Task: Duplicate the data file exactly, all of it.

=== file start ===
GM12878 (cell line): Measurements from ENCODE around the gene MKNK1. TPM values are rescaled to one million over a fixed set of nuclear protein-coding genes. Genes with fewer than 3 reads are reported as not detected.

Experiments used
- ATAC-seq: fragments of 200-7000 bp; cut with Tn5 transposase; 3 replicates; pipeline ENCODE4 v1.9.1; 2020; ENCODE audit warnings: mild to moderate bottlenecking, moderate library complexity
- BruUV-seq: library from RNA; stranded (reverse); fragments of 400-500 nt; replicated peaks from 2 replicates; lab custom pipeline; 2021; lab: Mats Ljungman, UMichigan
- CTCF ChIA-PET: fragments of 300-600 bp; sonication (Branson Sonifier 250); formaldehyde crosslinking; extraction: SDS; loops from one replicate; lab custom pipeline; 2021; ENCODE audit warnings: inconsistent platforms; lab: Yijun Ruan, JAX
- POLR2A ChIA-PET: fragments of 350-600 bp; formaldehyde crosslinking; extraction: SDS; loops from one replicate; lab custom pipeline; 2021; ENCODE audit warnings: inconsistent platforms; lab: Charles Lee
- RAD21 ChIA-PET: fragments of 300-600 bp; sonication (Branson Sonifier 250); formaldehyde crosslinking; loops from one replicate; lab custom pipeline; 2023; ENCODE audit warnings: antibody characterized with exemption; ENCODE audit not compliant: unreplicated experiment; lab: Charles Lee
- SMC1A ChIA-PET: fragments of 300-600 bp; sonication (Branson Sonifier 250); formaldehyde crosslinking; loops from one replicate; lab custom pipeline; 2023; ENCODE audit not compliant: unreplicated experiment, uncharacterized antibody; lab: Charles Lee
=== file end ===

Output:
GM12878 (cell line): Measurements from ENCODE around the gene MKNK1. TPM values are rescaled to one million over a fixed set of nuclear protein-coding genes. Genes with fewer than 3 reads are reported as not detected.

Experiments used
- ATAC-seq: fragments of 200-7000 bp; cut with Tn5 transposase; 3 replicates; pipeline ENCODE4 v1.9.1; 2020; ENCODE audit warnings: mild to moderate bottlenecking, moderate library complexity
- BruUV-seq: library from RNA; stranded (reverse); fragments of 400-500 nt; replicated peaks from 2 replicates; lab custom pipeline; 2021; lab: Mats Ljungman, UMichigan
- CTCF ChIA-PET: fragments of 300-600 bp; sonication (Branson Sonifier 250); formaldehyde crosslinking; extraction: SDS; loops from one replicate; lab custom pipeline; 2021; ENCODE audit warnings: inconsistent platforms; lab: Yijun Ruan, JAX
- POLR2A ChIA-PET: fragments of 350-600 bp; formaldehyde crosslinking; extraction: SDS; loops from one replicate; lab custom pipeline; 2021; ENCODE audit warnings: inconsistent platforms; lab: Charles Lee
- RAD21 ChIA-PET: fragments of 300-600 bp; sonication (Branson Sonifier 250); formaldehyde crosslinking; loops from one replicate; lab custom pipeline; 2023; ENCODE audit warnings: antibody characterized with exemption; ENCODE audit not compliant: unreplicated experiment; lab: Charles Lee
- SMC1A ChIA-PET: fragments of 300-600 bp; sonication (Branson Sonifier 250); formaldehyde crosslinking; loops from one replicate; lab custom pipeline; 2023; ENCODE audit not compliant: unreplicated experiment, uncharacterized antibody; lab: Charles Lee